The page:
LOS ANGELES - The local film industry has a long road to recovery following closures and restrictions from the COVID-19 pandemic.
Data from nonprofit, FilmLA, shows filming has dropped by 54.5% from July through September this year compared to the same time period last year.
"The industry is beginning to recover slowly over time. The film industry is a huge economic engine for the region, and like every business that hasn't been present in months, it has had a huge impact. There are 160,000 people in greater Los Angeles whose sole job is in the film industry and most have been out of work this whole time. We're talking about billions and billions of dollars of expenditures that have not happened in LA County because of the pandemic so it has been a major driver of the problems that we're seeing for businesses and governments collecting things like sales tax," said Paul Audley, the President of FilmLA.
The month of October is crucial for the local industry with the planned restart for scripted TV and feature projects of scale, according to experts.
"These are the larger, more expensive productions, scripted television and feature films so we have seen the beginning of the return of that group of productions," said Audley.
Production will also be handled differently due to Covid-19 restrictions.
"Everybody can't gather in the same place and wait. You have to come in shifts and leave the set or the stage and come back. It is a slower production speed, but it is providing great safety both for cast and crew and the community where filming takes place," said Audley.
However, the film industry is still experiencing many challenges even with the slow return of production.
"The full return of the film industry cannot be expected until vaccines are in place and widely available just like every other industry," Audley said.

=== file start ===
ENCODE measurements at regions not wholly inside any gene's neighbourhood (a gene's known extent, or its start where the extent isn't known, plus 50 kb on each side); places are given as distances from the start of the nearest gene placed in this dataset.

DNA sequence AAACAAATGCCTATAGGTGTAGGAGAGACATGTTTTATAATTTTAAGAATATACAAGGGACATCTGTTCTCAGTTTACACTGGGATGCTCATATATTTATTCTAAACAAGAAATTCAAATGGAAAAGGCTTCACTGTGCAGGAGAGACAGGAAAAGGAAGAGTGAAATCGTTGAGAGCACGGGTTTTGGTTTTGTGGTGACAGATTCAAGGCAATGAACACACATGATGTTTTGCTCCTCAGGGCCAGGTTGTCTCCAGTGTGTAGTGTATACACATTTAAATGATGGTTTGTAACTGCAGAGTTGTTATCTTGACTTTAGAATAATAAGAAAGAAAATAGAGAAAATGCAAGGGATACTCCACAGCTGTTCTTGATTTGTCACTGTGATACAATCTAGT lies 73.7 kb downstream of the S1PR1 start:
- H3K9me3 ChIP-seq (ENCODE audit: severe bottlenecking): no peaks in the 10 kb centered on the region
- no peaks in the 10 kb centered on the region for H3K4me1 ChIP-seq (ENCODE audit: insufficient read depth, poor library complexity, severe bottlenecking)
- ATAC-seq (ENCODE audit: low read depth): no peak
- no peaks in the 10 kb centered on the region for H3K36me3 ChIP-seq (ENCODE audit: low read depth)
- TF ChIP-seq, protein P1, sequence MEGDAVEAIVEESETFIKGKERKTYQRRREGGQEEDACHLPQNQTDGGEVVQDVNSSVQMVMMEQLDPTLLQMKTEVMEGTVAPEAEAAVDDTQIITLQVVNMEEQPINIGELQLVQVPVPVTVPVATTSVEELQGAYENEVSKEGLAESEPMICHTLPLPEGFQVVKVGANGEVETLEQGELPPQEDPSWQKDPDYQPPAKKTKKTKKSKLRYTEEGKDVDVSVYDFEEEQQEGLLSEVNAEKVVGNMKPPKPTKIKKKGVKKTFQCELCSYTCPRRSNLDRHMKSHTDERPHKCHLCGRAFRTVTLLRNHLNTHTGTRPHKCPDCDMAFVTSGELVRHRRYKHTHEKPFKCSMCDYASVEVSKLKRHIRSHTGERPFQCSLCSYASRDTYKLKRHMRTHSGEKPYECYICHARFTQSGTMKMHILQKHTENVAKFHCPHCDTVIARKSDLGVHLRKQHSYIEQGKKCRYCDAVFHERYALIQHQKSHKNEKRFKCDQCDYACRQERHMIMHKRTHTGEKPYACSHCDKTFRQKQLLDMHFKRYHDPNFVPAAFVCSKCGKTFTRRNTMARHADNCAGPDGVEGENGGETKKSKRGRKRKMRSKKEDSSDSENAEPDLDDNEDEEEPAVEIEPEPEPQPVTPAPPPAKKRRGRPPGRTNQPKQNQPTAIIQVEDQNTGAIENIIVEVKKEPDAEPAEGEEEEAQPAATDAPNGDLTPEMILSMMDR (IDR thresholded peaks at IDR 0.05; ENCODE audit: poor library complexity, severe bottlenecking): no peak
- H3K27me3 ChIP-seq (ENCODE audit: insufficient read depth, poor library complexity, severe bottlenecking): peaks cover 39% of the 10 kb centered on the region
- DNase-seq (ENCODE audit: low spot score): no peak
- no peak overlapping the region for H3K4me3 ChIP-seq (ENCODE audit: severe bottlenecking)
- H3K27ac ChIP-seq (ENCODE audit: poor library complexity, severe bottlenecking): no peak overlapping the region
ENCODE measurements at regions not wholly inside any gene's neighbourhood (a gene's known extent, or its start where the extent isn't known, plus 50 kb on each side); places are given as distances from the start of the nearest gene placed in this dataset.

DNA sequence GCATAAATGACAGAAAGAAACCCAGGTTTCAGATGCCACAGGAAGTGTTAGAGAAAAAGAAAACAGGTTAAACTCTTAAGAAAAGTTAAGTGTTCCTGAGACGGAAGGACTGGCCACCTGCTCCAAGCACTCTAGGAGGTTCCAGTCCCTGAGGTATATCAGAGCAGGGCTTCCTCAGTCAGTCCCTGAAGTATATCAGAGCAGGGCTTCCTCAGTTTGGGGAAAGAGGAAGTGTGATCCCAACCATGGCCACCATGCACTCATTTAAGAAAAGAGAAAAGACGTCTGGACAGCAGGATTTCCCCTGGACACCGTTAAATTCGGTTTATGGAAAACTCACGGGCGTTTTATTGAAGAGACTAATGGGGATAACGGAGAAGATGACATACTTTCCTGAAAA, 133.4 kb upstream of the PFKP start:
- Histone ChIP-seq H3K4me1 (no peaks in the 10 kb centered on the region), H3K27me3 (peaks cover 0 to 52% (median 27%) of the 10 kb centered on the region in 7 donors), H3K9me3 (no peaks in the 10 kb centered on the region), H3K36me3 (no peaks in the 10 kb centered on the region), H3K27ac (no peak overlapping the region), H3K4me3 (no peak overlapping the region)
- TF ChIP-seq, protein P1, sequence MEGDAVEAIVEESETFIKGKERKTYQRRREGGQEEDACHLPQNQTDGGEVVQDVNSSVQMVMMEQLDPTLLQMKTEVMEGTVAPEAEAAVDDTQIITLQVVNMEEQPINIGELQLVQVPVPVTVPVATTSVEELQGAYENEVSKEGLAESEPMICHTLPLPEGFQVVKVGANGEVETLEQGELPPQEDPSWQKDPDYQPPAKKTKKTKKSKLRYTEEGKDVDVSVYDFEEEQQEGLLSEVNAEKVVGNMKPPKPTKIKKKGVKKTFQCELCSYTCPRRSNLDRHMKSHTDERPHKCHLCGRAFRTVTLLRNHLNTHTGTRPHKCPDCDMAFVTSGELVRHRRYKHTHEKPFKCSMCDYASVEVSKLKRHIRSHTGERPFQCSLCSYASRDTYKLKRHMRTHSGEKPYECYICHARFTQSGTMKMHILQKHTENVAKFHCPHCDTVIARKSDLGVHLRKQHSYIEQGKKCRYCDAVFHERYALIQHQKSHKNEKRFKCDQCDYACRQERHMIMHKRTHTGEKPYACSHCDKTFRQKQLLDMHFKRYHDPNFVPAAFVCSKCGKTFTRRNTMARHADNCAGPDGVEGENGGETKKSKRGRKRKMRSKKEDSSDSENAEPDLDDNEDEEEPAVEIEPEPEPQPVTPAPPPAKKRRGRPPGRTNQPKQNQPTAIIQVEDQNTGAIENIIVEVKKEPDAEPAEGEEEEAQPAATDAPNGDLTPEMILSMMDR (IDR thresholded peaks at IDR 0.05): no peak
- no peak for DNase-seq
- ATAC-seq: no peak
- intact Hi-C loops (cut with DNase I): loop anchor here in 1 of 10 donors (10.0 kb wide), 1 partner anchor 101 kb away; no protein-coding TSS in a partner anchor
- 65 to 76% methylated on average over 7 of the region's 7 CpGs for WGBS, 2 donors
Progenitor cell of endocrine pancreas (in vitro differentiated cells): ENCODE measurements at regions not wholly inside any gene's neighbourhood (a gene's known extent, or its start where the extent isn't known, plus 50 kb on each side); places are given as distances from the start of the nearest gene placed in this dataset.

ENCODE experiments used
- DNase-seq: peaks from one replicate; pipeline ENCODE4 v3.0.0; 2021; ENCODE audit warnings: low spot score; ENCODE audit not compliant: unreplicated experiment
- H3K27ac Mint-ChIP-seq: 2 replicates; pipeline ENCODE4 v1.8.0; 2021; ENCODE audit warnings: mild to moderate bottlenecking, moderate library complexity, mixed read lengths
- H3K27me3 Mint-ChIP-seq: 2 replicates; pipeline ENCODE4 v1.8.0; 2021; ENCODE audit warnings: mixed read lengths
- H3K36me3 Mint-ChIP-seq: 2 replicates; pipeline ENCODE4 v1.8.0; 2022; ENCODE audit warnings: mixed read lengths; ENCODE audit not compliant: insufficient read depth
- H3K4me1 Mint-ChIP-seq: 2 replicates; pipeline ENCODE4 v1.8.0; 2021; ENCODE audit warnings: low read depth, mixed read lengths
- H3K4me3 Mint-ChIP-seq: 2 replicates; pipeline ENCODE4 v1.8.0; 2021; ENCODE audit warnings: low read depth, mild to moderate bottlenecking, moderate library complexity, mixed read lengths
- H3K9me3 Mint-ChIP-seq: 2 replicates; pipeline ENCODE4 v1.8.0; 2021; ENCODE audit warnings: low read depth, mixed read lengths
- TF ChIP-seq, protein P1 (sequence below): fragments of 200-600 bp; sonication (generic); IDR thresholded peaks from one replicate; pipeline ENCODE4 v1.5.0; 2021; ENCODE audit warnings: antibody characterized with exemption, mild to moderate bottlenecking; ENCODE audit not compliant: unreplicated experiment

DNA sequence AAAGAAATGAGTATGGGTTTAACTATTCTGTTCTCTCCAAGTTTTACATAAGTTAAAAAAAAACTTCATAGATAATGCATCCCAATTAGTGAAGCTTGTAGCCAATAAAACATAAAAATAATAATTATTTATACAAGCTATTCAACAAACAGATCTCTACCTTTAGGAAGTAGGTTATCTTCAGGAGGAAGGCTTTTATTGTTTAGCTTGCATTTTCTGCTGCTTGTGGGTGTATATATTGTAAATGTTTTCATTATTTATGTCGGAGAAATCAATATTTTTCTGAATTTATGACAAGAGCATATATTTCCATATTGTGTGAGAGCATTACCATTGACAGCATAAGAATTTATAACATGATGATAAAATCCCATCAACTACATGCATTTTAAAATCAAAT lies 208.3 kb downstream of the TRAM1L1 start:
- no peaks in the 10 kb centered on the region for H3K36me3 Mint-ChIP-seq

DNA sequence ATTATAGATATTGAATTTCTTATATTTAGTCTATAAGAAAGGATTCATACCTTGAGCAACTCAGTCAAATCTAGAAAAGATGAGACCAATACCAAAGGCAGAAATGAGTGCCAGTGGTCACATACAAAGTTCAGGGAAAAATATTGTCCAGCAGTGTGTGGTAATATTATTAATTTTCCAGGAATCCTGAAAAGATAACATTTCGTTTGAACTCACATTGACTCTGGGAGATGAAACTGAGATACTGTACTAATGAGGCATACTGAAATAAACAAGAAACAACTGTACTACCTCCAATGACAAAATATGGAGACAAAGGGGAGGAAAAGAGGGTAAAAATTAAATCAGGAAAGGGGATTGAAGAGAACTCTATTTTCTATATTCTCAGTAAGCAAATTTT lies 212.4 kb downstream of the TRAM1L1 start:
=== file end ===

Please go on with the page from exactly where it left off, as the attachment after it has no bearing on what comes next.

Movie theaters are being impacted by the pandemic in many ways.
"The movie theater side of things has had sort of a dual impact. The first was not being able to screen feature films in theaters. That has meant that some of the major producers of film and content have gone straight to streaming or other ways of getting their content out to the public. The fact that they haven't been able to do filmmaking means there's now a desert of available film to put into theaters so now we're sort of having a dual-sided impact on the movie house industry," said Audley.
Disney recently revealed it will be making a shift toward streaming which will have an impact on theatrical releases.
However, Disney officials said they still plan to release movies in theaters in the future.
The Plant at Regency Theaters in Panorama City is offering drive-thru movie showings.
For the past several days, the Scream Fest Horror Film Festival has been showing films at the drive-thru theater.
"Tonight is Scream Fest. We are an independent horror film festival celebrating our 20th year. This is day eight for us here at the Regency and we're doing Halloween 4 and Halloween 5 with a Q and A session," said Rachel Belofsky, the Founder and Executive Director of Scream Fest Horror Film Festival.
Belofsky described how difficult it has been for filmmakers.
"It's been very difficult for the filmmakers and the movie industry. Theaters have obviously been shuttered since March. A lot of them are struggling. Covid and the closures have been really bad. It's been wreaking havoc on independent theaters, filmmakers and festivals. Filmmakers who put their blood, sweat and tears into making movies and planned on being in the festival circuit suddenly had that stripped away from them," said Belofsky.
Belofsky said even when theaters can reopen in LA County, it will be difficult to survive.
"There's no sign of LA county opening up any time soon and if it is, it will only be 25 percent capacity so it's going to be really tough and it's been really hard on our industry," said Belofsky.
The final day for the festival screenings is Thursday, but The Plant is still offering drive-in movies Friday-Sunday.